Gutierrez, F.M. 2020. “Influence of Integrated Teams and Co-location to Achieve the Target Cost in Building Projects.” In: Tommelein, I.D. and Daniel, E. (eds.). Proc. 28th Annual Conference of the International Group for Lean Construction (IGLC28), Berkeley, California, USA, doi.org/10.24928/2020/0109, online at iglc.net
Construction projects are complex that the creation of value cannot only be carried out by a company; for this reason, temporary contracts are created between construction companies, designers, and owners. However, these contractual relationships are difficult when the interests and needs of each company are contrasted with those of the project and generate problems of collaboration between the parties. The present study describes the implementation of project integration practices such as co-location and integrated teams in a building project in Lima, Peru. The ideas proposed resulted in savings for the project. The study details the ideas by discipline and the achievements obtained.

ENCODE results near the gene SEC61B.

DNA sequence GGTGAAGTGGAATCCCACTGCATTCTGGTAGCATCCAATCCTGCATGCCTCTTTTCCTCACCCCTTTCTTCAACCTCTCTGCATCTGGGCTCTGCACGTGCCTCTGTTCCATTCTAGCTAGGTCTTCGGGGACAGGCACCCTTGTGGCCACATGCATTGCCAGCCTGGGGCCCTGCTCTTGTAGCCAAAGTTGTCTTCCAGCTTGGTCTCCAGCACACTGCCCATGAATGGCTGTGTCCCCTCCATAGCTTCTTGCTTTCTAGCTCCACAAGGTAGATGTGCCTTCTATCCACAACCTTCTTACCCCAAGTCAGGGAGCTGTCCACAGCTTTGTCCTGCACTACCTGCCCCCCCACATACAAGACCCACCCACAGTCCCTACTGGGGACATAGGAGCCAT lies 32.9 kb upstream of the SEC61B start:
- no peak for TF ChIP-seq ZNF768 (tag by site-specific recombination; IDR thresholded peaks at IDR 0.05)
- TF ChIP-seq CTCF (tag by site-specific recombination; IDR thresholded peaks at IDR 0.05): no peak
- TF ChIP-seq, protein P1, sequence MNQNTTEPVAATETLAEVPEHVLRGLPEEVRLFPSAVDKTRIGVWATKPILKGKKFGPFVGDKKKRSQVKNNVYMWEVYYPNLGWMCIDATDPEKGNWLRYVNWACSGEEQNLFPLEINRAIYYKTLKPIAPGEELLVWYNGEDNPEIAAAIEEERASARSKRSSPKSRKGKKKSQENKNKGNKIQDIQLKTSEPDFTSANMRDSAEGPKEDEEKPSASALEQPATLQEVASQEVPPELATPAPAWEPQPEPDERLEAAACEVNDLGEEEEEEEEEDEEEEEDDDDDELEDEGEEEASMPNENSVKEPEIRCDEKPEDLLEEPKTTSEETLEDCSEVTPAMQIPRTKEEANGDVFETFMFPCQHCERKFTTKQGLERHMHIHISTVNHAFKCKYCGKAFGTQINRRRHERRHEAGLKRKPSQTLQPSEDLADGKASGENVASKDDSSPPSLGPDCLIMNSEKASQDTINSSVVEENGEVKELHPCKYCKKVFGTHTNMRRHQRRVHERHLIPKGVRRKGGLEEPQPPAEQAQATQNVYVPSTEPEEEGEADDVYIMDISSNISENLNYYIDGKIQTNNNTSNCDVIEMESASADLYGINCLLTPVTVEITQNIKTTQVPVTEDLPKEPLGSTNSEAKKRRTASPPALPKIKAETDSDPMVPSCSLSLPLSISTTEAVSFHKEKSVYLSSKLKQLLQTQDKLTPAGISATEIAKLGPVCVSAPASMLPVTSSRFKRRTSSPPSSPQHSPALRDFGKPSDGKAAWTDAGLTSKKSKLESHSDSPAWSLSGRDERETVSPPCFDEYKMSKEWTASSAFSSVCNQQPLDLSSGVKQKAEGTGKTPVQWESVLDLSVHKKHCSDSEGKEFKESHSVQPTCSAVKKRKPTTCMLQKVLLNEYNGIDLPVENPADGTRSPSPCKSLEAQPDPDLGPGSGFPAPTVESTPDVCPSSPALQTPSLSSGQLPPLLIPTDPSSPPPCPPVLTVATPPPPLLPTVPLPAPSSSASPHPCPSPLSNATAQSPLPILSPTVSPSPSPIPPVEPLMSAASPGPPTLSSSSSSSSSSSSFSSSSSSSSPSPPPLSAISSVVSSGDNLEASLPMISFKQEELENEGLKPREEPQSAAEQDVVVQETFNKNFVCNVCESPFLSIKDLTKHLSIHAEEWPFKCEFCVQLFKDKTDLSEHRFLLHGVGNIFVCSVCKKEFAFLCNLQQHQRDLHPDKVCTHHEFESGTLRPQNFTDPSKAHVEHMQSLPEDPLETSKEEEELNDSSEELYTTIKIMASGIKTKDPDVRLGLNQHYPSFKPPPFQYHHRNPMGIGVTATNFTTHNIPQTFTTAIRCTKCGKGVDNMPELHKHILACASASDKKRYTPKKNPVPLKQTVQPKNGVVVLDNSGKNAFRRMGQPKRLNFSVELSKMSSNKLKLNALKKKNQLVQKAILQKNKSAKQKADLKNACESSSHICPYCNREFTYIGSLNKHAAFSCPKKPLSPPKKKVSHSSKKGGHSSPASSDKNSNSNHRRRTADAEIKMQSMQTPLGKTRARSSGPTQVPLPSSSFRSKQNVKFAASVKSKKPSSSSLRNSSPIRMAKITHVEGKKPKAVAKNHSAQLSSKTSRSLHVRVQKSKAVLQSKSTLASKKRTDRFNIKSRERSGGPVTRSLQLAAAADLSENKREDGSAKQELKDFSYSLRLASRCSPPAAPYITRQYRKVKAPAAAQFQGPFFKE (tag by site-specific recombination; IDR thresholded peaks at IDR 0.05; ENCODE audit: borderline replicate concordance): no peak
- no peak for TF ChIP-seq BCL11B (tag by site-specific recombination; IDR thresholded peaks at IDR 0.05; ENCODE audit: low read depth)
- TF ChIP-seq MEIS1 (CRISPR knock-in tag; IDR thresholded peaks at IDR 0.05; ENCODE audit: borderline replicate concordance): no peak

Integration, Processs, Transformation-Flow-Value, Target Cost, Integrated Project Delivery (IPD)